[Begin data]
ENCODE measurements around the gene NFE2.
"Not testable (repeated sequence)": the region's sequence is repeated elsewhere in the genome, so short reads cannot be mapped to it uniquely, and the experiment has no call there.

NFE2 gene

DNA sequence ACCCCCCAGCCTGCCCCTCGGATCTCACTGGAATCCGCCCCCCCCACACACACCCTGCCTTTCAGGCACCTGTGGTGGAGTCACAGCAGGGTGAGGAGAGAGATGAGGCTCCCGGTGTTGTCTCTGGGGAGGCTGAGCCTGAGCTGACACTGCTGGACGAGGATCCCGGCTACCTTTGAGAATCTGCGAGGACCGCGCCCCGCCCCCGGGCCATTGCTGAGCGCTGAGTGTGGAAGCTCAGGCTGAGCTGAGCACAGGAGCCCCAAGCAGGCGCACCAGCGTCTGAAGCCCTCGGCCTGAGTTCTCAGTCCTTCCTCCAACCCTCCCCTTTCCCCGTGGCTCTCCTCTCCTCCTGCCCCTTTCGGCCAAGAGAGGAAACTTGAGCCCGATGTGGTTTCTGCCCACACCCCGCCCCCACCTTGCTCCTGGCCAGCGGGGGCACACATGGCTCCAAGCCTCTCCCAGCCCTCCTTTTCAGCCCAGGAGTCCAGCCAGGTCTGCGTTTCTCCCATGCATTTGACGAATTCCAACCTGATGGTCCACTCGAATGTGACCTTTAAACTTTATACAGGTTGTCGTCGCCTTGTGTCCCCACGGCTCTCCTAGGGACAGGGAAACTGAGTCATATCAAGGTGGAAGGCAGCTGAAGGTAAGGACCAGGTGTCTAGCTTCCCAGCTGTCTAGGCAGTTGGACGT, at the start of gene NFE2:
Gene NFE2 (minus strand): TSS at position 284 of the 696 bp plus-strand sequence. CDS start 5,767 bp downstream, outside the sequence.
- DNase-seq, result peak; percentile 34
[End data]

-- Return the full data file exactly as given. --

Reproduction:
ENCODE measurements around the gene NFE2.
"Not testable (repeated sequence)": the region's sequence is repeated elsewhere in the genome, so short reads cannot be mapped to it uniquely, and the experiment has no call there.

NFE2 gene

DNA sequence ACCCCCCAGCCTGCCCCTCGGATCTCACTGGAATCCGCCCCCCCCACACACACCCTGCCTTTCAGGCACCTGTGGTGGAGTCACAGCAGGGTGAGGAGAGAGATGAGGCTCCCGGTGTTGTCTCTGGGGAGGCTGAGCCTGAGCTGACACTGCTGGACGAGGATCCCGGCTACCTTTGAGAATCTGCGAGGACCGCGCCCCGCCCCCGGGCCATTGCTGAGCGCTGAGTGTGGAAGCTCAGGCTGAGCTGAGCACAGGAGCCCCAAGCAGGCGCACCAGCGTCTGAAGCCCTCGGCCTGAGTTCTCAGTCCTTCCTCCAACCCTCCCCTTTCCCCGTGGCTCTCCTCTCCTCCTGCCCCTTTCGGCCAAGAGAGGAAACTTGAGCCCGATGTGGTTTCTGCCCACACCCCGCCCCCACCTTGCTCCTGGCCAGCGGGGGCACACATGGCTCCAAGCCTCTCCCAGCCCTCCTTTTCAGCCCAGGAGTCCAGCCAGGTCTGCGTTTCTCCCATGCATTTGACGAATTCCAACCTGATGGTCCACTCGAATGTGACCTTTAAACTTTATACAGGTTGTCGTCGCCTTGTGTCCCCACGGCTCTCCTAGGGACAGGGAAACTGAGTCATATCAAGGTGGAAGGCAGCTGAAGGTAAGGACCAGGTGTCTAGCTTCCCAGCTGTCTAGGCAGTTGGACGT, at the start of gene NFE2:
Gene NFE2 (minus strand): TSS at position 284 of the 696 bp plus-strand sequence. CDS start 5,767 bp downstream, outside the sequence.
- DNase-seq, result peak; percentile 34